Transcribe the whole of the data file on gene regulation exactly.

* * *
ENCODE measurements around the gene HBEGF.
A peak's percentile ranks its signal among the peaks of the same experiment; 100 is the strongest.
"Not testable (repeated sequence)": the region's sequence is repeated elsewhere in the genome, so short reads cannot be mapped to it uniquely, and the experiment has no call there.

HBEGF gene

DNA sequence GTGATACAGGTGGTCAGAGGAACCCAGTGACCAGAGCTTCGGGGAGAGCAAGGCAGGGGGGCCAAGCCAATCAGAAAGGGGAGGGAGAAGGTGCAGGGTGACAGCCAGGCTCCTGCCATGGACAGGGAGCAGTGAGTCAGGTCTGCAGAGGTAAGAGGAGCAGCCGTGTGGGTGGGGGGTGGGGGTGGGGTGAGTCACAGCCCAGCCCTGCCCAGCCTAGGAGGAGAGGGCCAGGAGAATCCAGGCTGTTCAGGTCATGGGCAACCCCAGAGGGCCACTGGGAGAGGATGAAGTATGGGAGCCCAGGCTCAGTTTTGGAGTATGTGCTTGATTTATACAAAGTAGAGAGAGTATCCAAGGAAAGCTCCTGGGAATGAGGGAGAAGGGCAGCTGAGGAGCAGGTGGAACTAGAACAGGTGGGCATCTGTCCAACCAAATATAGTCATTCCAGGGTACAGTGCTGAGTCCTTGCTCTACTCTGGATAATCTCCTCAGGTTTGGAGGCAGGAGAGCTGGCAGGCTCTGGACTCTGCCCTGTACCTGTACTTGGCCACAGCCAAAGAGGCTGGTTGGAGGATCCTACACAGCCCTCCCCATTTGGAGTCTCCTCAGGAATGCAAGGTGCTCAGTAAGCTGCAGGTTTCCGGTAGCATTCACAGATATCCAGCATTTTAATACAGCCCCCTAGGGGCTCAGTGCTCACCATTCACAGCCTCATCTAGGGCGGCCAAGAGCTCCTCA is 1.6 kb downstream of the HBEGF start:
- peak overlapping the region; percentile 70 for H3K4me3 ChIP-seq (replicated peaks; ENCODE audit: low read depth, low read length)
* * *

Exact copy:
ENCODE measurements around the gene HBEGF.
A peak's percentile ranks its signal among the peaks of the same experiment; 100 is the strongest.
"Not testable (repeated sequence)": the region's sequence is repeated elsewhere in the genome, so short reads cannot be mapped to it uniquely, and the experiment has no call there.

HBEGF gene

DNA sequence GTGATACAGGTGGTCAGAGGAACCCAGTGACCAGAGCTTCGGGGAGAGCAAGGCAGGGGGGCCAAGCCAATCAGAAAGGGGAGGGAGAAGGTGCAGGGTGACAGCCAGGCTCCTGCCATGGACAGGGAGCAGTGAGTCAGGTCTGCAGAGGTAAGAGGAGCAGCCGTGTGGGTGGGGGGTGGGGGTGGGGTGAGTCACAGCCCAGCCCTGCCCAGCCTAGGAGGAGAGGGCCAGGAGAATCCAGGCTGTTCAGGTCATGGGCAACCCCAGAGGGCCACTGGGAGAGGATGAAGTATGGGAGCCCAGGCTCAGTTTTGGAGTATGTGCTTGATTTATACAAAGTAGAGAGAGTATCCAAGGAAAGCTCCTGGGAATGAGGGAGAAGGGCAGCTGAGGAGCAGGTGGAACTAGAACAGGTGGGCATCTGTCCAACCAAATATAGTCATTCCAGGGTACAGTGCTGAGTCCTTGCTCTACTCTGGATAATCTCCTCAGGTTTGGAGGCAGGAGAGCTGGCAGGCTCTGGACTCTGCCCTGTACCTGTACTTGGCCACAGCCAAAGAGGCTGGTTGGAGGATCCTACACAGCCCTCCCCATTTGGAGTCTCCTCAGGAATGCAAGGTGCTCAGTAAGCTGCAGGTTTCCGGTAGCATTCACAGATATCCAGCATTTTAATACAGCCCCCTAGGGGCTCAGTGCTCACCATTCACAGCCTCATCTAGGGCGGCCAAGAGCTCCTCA is 1.6 kb downstream of the HBEGF start:
- peak overlapping the region; percentile 70 for H3K4me3 ChIP-seq (replicated peaks; ENCODE audit: low read depth, low read length)